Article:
Are Casualty Statistics Reliable?

The question posed in the title is obviously too broad to be addressed in a single post, but the short answer is “no.”* This has been an unfortunate awakening for me, since I got into the study of political violence for the simple reason that measurement seemed straightforward. “Public opinion polls are so fuzzy,” I naively thought, “but a dead body is a dead body.” I have become aware of several problems with this view, a few of which I will share in this post.

Was the death due to conflict? This one is more complex than it first seems. A bullet in the head is pretty directly attributable to conflict. But what about someone who dies from treatable illness because the road to the hospital was blocked by fighters? Health care is increasingly integrated into research about conflict. The boundary line between what is or is not conflict-related, however, remains blurry.

Who is responsible for the death? I encountered this issue in my recent work on Mexico. The dataset that I relied on was one of three that counted “drug-related” murders. Since I was arguing that a certain policy had increased violence, I went with the smallest numbers to try to prevent false positives. The fact that there were three different datasets that attributed different body counts to the same cause reveals that there is still work to be done in this area.

What is the counterfactual? The first two are questions of causality, whereas this one addresses policy implications. Would the person with the illness above still have died in the absence of conflict? Would violence have become much worse without X or Y happening? Definitive answers to these questions may never be possible, but trying to answer them is at the heart of scientific research on violence.

These problems become even more exaggerated when looking at historical conflicts and trying to put them in context. Readers may recognize that Steven Pinker faced just that challenge in his recent book, The Better Angels of Our Nature, which argues that violence has declined over time. I am sympathetic to the basic point of “things aren’t as bad as you think,” but it turns out that there are some problems with his method. Michael Flynn points out two major issues, the first being the quality of the casualty data and the second being Pinker’s efforts to treat them as percentages of contemporary world population. One egregious error is attributing a large portion of the decrease between two consecutive Chinese censuses to the An Lushan revolt of the eighth century.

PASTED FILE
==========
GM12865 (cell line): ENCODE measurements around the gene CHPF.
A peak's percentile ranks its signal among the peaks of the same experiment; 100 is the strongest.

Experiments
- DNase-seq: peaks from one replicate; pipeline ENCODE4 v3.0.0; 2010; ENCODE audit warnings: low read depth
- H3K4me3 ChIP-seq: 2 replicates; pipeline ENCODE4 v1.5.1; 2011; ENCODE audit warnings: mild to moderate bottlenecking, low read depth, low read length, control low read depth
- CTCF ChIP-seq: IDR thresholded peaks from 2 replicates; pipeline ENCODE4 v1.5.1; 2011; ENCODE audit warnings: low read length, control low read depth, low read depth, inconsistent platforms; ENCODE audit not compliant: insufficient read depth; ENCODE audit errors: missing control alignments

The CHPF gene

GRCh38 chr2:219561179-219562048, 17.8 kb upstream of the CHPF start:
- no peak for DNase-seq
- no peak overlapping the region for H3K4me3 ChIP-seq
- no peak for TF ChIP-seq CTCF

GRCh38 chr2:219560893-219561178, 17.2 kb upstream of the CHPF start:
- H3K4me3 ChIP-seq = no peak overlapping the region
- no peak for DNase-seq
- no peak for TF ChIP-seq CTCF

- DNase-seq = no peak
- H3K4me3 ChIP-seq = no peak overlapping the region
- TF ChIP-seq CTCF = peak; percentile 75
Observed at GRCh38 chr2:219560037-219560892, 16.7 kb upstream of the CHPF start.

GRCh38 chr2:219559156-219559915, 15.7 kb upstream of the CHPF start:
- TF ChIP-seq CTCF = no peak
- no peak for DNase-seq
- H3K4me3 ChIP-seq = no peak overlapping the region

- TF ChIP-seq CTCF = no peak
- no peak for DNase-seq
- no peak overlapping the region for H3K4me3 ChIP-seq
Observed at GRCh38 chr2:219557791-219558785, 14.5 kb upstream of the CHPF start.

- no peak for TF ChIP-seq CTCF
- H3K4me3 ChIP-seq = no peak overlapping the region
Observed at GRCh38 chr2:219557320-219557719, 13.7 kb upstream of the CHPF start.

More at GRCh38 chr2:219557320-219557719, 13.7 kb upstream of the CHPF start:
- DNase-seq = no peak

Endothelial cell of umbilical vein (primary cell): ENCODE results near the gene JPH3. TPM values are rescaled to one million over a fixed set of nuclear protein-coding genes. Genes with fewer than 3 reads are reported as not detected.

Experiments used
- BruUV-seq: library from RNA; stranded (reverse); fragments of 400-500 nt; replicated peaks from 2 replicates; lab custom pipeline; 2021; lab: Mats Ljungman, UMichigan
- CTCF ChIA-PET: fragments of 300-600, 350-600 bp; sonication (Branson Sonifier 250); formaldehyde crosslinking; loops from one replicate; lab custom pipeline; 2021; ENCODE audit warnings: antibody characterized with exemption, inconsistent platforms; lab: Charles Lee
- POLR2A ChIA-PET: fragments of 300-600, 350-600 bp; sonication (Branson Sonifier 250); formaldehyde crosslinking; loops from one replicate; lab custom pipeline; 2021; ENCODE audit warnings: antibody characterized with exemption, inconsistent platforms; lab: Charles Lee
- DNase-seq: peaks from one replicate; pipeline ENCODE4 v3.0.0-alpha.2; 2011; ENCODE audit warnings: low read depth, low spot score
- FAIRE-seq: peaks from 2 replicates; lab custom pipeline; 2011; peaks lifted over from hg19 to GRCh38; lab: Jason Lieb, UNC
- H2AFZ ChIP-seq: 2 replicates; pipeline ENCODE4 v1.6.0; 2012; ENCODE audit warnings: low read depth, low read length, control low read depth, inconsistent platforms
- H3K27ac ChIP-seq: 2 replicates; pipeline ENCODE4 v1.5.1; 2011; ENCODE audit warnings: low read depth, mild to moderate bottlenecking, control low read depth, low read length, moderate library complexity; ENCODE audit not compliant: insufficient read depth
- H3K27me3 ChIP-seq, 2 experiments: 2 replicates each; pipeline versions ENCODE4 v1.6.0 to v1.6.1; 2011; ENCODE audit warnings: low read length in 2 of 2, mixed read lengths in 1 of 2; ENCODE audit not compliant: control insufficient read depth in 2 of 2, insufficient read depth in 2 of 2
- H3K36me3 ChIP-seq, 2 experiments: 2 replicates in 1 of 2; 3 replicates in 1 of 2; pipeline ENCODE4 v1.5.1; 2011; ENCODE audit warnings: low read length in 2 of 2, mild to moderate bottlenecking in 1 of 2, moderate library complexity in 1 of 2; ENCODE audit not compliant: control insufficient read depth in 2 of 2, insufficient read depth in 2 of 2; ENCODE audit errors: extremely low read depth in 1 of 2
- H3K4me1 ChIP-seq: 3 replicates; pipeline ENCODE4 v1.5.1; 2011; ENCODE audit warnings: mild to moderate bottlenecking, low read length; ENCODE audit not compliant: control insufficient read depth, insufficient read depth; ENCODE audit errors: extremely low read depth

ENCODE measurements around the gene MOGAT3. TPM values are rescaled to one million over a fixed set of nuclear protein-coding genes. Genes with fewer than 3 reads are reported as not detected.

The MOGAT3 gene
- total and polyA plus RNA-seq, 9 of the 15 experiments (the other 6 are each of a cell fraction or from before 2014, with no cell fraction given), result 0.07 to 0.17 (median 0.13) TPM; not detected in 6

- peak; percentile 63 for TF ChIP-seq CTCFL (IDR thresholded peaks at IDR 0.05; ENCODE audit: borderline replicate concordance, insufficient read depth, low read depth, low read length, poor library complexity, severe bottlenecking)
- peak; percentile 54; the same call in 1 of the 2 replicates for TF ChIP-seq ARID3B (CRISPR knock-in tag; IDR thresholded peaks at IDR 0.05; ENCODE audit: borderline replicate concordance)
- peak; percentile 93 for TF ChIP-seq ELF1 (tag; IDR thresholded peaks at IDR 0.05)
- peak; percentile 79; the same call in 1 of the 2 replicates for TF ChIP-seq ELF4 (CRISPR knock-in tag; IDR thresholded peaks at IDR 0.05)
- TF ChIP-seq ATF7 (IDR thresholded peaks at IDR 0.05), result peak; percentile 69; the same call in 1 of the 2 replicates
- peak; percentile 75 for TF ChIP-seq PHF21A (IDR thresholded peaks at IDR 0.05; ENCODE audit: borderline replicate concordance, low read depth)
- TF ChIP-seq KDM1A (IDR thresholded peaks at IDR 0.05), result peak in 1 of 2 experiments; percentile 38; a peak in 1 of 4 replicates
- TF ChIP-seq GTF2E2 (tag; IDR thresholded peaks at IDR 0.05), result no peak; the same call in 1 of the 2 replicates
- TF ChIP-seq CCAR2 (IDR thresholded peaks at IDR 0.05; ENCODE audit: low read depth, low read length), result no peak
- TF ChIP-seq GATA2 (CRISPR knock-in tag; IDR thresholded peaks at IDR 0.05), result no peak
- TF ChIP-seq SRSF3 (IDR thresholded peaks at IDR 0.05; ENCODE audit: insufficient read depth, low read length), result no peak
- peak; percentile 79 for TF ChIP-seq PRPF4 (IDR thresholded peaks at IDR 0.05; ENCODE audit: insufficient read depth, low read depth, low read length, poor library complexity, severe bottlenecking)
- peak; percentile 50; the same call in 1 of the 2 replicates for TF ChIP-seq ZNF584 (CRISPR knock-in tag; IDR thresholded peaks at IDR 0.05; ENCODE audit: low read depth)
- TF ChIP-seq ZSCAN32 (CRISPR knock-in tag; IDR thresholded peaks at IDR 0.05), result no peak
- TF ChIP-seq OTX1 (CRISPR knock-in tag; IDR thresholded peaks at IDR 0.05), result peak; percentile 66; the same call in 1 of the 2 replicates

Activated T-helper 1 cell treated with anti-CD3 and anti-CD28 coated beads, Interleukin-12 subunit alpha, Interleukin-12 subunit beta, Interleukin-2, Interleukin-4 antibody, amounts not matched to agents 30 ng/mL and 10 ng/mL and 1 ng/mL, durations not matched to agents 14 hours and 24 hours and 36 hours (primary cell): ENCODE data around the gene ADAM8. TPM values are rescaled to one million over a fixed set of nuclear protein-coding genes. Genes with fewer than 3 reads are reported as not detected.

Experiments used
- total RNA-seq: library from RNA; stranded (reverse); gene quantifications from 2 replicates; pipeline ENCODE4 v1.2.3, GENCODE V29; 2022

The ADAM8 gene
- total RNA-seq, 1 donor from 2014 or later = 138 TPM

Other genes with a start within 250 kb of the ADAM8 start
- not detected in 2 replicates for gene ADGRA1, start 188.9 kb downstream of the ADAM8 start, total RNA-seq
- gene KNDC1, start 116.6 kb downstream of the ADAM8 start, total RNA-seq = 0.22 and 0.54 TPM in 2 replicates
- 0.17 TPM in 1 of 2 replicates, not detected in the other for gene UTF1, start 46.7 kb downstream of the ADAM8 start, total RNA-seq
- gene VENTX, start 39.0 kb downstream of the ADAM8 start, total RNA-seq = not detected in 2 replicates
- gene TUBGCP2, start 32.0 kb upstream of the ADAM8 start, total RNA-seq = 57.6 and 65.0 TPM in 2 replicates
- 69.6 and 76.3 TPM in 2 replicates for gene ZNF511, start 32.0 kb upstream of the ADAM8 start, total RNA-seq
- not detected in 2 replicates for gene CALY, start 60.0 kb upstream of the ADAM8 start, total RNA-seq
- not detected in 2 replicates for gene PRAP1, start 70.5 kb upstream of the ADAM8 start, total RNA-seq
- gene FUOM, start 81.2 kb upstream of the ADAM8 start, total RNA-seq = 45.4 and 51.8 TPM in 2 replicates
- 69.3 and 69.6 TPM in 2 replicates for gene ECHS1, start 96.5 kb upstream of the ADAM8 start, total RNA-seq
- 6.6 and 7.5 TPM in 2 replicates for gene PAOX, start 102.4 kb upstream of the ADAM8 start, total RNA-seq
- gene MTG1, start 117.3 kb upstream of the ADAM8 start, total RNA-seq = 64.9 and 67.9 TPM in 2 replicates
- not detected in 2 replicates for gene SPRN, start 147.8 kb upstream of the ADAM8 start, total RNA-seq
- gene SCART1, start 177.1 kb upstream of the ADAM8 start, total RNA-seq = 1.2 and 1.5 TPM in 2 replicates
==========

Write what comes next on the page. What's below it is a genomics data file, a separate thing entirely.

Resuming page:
I do not mean to pick on Pinker, since I have yet to read his book, but his errors do show that someone with the capacity to write an entire book on this subject and get lots of press can still make basic mistakes while raising very few critical reviews. Doing good science is hard, even with body counts.

Further reading: Statistics of Deadly Quarrels, review by Brian Hayes (via Michael Flynn)

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*Note: Short answers being what they are, this leaves a lot to be desired. I must say that modern militaries are quite good at maintaining records of their own casualties. Most of the problems I mention here pertain primarily to non-state fighters or civilian casualties.

2 thoughts on “Are Casualty Statistics Reliable?

  1. The Lancet’s 2005 finding that the Iraq War was responsible for 650,000 excess civilian casualties (a number that some war opponents have curiously left un-updated in the six years since) was the first study to bring this measurement problem to my attention. And I’m vaguely aware that The Lancet also ran into some lesser controversy in 2008-2009 regarding a similar study assessing the Israeli-Palestinian conflict.

    Political scientists should stop pretending that observer values become irrelevant simply because the discipline has become more quantitative. The question you pose about interpreting which deaths are combat-related strikes me as implacably linked to one’s opinion of the relevant conflict and normative beliefs about war and violence. (I knew many a pacifist professor at UW-Madison that gushed over the Lancet studies.) I’m aware this suggestion/observation might make me a pariah in some circles. In my defense: I don’t think admitting observer values diminishes political science, so long as accounting for values becomes its own methodology. In a course paper last fall, I suggested hierarchy theory — an epistemological derivative of basic pragmatism devised by botany scholars in the 1980s– as a rigorous and regularized way of accounting for observer values. Paper is on the back burner right now, but I’m fond of it (smile).

    Great post.

  2. Pingback: Statistics, Ethics, and Open Data | You Study Politics, Right?

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